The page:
The economic and human crisis of what is happening across America is real. It makes sense that people are scared, angry and desperate for change. The work in front of us is mammoth – and we are committed.
I've seen firsthand how Donald Trump builds a wall of myths between American communities, in an effort to prevent people of different races and cultures from seeing their common foes. We have the power to tear down that wall.
The young people we met during our #BestOfUs2016 tour, working hard to encourage others to vote and stay politically engaged in a sometimes thankless environment, represent a bright spot in an often bleak election cycle.
A racially-mixed neighborhood in Lancaster, Pa., contains many residents anxious to vote and in particular to record their rejection of the policies that Donald Trump would promote if he became president.
Maricopa County, Ariz. Sheriff Joe Arpaio has been a real-life preview of what Donald Trump means for communities of color. But the county also offers a preview of how citizen action to reclaim power can work.
During the #BestOfUs2016 tour in Reno, Nev., a student organizer and immigrant from Ghana offers a clear-eyed understanding of why we have to move from discouragement to engagement on ElactionDay and beyond.
We're using the days before our wedding to do an extreme road trip – five states in five days – to uncover the love story that we believe is the future of American democracy.
Here's one example of how progressives in states like Maine are working to heal the divisions of wedge politics practiced by Donald Trump and by far-right politicians across the nation.
We are proud to announce the first slate of progressive candidates endorsed by People’s Action, who will help build on the progressive political revolution ignited by Sen. Bernie Sanders’ presidential campaign.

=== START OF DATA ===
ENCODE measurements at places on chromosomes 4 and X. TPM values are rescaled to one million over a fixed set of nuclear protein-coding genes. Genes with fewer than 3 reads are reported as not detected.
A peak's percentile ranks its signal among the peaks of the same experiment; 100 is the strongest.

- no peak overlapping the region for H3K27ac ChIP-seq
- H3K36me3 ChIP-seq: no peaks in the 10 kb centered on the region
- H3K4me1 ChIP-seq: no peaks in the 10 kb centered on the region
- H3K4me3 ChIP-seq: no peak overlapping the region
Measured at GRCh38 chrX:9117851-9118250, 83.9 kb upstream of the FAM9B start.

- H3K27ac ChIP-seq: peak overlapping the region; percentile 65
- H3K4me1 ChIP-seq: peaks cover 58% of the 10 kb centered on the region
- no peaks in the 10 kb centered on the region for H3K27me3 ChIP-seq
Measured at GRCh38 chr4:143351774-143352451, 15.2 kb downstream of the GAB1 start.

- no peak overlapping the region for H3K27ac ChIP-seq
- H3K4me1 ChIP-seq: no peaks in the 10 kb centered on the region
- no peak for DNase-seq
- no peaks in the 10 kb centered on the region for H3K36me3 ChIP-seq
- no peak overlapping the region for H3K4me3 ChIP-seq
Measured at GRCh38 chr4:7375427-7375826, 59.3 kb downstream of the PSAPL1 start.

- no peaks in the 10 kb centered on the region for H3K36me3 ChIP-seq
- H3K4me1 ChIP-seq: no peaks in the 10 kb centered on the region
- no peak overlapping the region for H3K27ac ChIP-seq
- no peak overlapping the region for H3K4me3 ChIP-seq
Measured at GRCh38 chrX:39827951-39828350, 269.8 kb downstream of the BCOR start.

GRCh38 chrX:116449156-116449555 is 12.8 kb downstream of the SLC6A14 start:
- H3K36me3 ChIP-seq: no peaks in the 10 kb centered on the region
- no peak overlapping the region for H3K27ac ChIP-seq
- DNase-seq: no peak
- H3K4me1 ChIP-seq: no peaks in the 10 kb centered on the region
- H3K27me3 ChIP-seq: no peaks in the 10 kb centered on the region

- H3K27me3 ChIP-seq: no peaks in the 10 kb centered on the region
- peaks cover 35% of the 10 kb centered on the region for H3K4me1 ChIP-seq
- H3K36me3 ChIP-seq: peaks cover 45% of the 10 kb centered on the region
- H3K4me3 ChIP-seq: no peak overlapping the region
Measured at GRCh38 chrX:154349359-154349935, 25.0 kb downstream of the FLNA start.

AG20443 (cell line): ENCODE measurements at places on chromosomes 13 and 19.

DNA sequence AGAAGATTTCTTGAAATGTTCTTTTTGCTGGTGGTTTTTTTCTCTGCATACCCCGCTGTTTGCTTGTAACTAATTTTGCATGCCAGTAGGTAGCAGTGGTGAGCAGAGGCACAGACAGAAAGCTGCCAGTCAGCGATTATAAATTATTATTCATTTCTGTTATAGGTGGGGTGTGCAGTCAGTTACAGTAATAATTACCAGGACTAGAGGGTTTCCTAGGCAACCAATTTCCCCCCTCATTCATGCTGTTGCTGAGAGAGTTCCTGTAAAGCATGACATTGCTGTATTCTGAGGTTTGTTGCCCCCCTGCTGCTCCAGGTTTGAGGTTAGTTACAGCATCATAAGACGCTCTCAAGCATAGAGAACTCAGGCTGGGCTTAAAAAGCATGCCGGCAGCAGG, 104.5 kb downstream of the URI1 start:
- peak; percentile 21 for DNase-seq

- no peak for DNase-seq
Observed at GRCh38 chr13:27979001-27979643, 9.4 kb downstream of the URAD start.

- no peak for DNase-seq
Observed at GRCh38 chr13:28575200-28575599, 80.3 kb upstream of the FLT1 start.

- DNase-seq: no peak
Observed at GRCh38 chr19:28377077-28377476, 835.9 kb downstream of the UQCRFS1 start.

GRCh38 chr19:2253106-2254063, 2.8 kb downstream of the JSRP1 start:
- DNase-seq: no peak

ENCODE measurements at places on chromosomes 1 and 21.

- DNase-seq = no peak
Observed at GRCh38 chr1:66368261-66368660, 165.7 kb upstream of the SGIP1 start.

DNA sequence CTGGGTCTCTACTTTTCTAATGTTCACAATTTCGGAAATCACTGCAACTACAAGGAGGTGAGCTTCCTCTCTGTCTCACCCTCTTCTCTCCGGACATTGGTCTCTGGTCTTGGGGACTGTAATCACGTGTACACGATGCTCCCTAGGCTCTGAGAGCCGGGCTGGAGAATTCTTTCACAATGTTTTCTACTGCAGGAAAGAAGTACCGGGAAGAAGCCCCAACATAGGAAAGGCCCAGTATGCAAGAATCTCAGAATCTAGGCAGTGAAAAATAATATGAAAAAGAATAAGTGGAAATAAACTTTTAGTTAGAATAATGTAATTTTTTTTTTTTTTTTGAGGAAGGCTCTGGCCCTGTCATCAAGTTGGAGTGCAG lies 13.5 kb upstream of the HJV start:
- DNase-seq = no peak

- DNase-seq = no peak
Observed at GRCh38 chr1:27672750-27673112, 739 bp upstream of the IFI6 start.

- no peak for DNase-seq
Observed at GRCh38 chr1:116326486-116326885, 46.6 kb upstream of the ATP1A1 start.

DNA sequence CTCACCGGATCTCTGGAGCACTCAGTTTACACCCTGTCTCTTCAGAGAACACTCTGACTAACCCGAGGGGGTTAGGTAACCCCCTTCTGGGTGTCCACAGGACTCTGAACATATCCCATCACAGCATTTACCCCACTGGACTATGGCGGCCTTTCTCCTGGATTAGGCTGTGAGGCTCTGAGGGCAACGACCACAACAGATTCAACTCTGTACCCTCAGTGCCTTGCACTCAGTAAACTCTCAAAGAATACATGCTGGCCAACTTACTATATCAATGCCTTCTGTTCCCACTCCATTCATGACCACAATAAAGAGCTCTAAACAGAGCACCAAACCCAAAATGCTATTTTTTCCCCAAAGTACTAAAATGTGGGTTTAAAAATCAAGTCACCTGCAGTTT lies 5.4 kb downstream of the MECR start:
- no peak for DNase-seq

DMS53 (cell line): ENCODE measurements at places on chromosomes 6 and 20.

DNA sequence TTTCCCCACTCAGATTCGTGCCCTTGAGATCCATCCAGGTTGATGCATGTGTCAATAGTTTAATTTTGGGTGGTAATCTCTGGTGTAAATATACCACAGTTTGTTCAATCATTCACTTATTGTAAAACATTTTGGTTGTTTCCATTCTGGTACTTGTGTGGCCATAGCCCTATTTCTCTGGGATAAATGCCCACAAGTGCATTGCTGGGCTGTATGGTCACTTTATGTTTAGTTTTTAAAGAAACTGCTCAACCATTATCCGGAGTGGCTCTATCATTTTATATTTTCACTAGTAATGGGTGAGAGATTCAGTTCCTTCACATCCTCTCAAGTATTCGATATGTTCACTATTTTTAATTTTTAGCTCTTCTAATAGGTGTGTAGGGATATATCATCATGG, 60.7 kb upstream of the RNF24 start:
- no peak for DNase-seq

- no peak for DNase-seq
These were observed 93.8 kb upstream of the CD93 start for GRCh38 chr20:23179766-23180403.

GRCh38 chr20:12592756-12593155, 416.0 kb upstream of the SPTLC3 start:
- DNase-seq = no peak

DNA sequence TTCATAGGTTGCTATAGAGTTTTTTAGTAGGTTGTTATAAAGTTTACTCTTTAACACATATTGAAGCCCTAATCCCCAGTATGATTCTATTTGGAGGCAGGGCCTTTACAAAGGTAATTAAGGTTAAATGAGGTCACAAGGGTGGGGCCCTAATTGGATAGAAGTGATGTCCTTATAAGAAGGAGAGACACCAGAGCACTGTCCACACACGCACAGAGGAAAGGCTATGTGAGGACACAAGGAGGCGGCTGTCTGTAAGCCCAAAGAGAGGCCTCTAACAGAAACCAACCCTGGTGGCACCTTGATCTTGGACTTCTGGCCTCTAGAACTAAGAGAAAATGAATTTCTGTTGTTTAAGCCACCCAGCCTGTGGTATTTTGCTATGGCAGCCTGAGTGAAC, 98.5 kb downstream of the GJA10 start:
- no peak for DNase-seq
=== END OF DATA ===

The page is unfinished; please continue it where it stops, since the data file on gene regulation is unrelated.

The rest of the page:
If you who care about climate change and are thinking of casting a protest vote for Gary Johnson, fugetaboutit. And don't vote for Stein or abstain. The planet might not survive President Trump.
Clinton’s problem—both in the Democratic primaries and in the general election—is that she is inescapably part of a political establishment that has failed Americans badly.
Donald Trump presents himself as a champion of blue-collar workers, and in particular talks about steelworkers a lot. He says, "Look at steel, it’s being wiped out." But don’t listen to the words; look at his acts.
Tuesday's vice-presidential debate offered moments of real contrast between the America that works for all promised by Democrat Hillary Clinton and the alt-right and tea-party policies of a Donald Trump administration.
Clinton's economic speech in Toledo, Ohio Monday wasn't perfect, and some will undoubtedly question her sincerity. But it showed just how far the candidate, and her party, have come in a very short time.
This week Iowa Citizens for Community Improvement (Iowa CCI Action), Our Revolution (Bernie Sanders' group), and the Communications Workers of America (CWA) will hold a series of town hall meetings across Iowa.
Writer Maya Angelou once offered this sage advice: "If someone shows you who they really are, believe them." With his latest misogynistic attack on Alicia Machado, Donald Trump dives into the gutter to show us once again who he really is.
The opportunity for a meaningful dialogue on trade slipped away during Monday's presidential debate. A group of leaders and activists on Wednesday laid out a plan for a push against the Trans-Pacific Partnership.
Little Zianna Oliphant, speaking through her tears at a city council meeting in Charlotte, said more about what’s really happening with policing in black communities than Donald Trump did in 90 minutes at Monday nights debate.
As usual, Donald Trump stretched, distorted and outright denied the truth in the debate Monday night. Some of his biggest whoppers were about taxes. Here are the five most wrong-headed things Trump said about taxes.
The debate was largely a clash of personalities, rather than a clash of visions for the nation’s future. In her zeal to defeat her opponent, which she clearly did, Hillary Clinton didn’t do enough to inspire and motivate her base.